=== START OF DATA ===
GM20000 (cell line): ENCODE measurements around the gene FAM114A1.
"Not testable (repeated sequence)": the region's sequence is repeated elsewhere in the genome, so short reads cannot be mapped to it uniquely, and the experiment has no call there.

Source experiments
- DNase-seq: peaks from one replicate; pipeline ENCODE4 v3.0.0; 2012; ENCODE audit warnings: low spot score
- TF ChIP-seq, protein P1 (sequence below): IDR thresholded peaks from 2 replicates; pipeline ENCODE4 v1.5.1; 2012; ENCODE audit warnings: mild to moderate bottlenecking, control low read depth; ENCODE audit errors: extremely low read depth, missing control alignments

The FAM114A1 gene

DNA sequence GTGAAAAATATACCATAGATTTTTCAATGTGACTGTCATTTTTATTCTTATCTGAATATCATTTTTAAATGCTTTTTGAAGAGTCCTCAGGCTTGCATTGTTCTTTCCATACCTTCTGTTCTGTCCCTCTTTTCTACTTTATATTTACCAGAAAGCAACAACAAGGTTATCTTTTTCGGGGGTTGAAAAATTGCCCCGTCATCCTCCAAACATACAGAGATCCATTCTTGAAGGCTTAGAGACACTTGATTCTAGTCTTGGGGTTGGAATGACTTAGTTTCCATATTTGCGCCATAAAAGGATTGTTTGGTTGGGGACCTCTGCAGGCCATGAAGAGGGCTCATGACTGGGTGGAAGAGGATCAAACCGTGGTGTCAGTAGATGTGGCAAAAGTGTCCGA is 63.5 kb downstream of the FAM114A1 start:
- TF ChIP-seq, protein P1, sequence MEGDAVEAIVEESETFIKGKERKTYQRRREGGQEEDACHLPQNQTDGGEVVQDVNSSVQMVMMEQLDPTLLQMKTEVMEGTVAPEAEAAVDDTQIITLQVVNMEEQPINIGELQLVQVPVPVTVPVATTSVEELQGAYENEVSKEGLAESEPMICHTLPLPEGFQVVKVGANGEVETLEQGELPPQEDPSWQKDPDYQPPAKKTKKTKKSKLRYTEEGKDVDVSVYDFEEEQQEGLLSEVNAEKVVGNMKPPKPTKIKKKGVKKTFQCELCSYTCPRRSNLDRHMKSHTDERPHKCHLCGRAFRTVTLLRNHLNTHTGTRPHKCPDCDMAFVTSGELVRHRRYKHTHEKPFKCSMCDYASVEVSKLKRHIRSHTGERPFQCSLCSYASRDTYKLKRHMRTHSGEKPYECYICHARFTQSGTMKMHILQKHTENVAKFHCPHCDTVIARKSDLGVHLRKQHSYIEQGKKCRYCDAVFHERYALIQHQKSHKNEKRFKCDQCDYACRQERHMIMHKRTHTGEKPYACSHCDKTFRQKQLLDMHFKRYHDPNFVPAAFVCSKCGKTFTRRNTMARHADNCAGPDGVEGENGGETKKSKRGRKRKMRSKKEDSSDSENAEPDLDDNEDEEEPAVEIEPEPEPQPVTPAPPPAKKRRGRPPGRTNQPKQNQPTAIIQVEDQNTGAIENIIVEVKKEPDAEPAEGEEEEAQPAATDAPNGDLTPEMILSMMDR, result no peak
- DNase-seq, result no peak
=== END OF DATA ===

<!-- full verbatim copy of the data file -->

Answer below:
GM20000 (cell line): ENCODE measurements around the gene FAM114A1.
"Not testable (repeated sequence)": the region's sequence is repeated elsewhere in the genome, so short reads cannot be mapped to it uniquely, and the experiment has no call there.

Source experiments
- DNase-seq: peaks from one replicate; pipeline ENCODE4 v3.0.0; 2012; ENCODE audit warnings: low spot score
- TF ChIP-seq, protein P1 (sequence below): IDR thresholded peaks from 2 replicates; pipeline ENCODE4 v1.5.1; 2012; ENCODE audit warnings: mild to moderate bottlenecking, control low read depth; ENCODE audit errors: extremely low read depth, missing control alignments

The FAM114A1 gene

DNA sequence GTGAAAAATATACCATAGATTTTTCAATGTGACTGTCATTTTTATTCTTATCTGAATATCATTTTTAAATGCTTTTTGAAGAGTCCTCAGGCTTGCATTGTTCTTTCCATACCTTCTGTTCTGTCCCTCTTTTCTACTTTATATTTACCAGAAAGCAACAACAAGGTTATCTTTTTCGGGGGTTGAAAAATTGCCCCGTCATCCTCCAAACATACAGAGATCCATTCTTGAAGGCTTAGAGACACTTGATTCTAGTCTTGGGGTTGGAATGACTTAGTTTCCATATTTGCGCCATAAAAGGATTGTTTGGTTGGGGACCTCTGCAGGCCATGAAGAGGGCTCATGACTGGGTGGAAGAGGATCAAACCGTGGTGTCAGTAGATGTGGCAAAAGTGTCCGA is 63.5 kb downstream of the FAM114A1 start:
- TF ChIP-seq, protein P1, sequence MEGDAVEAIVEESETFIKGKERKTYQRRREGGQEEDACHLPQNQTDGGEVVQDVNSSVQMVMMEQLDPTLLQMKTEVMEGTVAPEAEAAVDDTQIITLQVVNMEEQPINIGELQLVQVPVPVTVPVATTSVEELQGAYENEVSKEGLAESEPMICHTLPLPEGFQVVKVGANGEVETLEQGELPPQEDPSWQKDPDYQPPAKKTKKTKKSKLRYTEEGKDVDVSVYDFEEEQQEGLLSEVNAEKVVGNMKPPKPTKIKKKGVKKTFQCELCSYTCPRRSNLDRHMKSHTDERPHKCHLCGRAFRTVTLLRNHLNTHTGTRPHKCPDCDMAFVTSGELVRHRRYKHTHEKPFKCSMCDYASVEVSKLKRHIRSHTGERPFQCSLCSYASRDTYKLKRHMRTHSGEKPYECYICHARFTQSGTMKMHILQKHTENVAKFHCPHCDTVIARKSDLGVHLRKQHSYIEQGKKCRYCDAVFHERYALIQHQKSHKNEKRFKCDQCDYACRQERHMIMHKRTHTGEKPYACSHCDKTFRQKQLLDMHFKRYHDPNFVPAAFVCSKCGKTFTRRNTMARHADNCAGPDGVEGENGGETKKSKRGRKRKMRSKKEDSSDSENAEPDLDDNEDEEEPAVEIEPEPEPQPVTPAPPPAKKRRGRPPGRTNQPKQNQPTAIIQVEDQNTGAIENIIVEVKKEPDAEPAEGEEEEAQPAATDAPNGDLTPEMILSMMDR, result no peak
- DNase-seq, result no peak